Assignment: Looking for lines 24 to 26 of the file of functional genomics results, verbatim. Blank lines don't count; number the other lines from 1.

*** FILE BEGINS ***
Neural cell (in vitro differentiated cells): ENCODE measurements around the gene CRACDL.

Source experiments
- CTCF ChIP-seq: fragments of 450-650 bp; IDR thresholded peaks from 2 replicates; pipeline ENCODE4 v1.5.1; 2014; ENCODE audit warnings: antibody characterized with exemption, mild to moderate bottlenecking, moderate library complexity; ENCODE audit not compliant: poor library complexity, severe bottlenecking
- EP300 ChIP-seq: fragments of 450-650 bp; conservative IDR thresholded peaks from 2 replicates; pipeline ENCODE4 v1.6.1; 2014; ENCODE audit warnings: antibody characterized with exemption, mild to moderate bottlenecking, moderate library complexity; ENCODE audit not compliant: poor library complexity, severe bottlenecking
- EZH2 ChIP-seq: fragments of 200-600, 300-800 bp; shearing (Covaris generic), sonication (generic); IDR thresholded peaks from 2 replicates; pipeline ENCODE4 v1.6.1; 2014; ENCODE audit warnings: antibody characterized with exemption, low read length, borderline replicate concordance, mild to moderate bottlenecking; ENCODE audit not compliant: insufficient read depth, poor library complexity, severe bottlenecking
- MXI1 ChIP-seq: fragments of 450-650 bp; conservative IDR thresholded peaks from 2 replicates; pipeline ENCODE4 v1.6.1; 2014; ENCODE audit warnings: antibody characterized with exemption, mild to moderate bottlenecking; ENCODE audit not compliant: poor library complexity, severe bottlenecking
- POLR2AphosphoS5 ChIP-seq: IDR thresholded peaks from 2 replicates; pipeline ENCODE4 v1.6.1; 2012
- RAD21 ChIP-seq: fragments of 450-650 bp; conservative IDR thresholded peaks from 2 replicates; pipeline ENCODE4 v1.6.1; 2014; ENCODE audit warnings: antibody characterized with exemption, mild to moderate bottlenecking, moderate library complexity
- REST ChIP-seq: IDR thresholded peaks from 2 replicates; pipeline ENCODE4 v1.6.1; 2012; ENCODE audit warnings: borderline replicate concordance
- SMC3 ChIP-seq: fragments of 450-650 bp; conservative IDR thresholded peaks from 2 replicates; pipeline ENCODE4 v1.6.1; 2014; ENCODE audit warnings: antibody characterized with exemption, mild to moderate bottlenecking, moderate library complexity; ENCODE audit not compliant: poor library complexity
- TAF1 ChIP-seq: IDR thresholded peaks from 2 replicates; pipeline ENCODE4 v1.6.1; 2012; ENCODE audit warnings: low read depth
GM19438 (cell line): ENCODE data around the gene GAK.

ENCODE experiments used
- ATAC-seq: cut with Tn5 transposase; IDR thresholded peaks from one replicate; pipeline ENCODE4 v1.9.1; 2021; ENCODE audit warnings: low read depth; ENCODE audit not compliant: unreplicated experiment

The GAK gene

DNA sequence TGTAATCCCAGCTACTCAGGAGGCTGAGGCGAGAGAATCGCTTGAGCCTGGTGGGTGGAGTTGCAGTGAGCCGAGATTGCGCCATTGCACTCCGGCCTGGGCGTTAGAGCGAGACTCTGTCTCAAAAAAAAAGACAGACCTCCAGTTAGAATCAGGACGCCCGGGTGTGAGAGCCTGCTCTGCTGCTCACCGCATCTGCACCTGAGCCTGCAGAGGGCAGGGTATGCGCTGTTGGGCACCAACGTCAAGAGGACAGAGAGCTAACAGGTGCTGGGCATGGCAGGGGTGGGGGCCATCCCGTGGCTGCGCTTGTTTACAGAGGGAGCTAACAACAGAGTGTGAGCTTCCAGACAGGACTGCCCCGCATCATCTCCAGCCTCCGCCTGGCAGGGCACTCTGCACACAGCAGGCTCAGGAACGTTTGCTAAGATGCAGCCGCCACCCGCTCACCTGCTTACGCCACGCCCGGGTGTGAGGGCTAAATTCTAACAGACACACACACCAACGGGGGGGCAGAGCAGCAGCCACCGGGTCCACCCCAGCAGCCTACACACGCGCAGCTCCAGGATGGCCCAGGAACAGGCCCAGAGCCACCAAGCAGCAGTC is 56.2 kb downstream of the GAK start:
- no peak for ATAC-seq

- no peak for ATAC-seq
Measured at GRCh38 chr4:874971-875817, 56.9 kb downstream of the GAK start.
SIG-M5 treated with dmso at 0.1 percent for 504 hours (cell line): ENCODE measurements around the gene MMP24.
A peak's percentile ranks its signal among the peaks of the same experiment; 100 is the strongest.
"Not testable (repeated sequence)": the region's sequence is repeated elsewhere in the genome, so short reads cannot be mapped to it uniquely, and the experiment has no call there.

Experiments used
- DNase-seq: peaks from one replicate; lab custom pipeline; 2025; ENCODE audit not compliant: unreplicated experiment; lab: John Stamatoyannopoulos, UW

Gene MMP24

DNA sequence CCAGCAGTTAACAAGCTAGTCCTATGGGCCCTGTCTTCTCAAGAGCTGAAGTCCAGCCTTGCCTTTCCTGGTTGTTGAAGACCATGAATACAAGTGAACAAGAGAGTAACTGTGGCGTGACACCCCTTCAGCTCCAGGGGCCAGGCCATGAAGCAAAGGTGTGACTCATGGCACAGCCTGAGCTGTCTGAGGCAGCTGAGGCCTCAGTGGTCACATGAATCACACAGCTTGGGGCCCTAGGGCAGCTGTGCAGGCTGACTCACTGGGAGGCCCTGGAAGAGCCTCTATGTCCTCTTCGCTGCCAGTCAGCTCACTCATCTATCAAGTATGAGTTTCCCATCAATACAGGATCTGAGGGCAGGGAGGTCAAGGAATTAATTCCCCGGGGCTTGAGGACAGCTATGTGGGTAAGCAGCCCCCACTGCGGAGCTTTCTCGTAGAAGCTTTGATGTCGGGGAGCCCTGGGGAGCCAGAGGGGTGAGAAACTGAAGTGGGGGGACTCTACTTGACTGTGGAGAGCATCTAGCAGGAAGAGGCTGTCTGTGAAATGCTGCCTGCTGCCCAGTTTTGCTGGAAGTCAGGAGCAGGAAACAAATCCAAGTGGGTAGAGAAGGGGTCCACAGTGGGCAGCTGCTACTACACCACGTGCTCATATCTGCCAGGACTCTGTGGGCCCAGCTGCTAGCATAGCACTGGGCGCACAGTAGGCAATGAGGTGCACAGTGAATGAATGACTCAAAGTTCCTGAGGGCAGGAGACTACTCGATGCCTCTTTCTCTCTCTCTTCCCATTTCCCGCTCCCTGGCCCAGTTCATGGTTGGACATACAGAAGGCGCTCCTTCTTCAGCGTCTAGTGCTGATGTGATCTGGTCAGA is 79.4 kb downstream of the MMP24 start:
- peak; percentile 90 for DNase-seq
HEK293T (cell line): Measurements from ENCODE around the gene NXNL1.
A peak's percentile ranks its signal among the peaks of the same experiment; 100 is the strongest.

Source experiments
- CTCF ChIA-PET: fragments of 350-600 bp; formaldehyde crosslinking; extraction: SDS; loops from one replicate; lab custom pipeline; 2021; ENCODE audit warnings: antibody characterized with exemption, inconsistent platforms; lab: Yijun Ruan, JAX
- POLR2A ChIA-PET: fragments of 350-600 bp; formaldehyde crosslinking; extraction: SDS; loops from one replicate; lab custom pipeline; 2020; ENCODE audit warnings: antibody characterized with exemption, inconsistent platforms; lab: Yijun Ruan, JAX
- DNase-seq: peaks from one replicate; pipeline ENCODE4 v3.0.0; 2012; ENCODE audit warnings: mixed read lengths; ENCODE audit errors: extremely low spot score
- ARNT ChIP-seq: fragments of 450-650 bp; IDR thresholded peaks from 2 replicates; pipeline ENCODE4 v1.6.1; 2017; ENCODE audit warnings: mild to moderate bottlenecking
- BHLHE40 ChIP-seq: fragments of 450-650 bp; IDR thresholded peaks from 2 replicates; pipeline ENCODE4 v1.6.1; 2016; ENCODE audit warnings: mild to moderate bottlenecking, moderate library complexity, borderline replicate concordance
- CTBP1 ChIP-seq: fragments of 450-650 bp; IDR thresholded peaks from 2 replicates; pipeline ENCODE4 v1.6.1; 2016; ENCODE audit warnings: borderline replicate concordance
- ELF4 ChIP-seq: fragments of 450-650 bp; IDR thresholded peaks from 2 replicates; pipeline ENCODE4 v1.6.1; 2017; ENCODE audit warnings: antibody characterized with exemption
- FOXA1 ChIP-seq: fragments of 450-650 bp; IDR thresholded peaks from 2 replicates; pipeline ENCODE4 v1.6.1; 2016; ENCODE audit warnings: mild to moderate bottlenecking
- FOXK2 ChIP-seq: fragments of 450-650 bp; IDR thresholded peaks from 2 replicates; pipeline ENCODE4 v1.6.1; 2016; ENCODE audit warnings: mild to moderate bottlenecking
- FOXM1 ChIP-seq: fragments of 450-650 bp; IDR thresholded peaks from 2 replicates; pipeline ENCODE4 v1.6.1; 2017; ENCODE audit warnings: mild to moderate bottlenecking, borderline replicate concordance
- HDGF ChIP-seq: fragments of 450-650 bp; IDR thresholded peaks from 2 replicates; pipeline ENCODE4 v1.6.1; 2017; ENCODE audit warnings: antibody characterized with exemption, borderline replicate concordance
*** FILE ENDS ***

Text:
- DNase-seq: peaks from one replicate; lab custom pipeline; 2025; ENCODE audit not compliant: unreplicated experiment; lab: John Stamatoyannopoulos, UW

Gene MMP24

DNA sequence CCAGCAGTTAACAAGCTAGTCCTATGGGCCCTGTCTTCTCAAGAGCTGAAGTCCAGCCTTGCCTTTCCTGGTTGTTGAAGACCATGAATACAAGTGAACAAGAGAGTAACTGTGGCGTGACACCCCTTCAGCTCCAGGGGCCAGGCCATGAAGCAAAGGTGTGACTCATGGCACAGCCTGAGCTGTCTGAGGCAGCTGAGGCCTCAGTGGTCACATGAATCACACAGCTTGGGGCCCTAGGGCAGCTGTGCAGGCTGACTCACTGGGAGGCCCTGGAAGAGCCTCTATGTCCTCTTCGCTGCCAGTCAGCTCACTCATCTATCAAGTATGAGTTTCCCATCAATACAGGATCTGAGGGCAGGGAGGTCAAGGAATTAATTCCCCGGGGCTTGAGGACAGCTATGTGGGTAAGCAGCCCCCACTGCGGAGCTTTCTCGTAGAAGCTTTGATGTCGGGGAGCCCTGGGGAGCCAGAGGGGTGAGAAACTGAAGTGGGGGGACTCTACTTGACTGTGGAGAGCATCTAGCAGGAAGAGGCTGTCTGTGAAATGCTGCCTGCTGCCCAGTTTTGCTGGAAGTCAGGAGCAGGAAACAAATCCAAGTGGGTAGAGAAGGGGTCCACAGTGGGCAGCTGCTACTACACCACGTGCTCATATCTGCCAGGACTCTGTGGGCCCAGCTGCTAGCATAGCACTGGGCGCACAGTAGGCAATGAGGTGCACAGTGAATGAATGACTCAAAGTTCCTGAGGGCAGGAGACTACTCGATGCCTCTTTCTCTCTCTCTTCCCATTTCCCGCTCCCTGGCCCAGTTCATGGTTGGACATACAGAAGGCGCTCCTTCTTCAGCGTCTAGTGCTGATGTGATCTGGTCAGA is 79.4 kb downstream of the MMP24 start: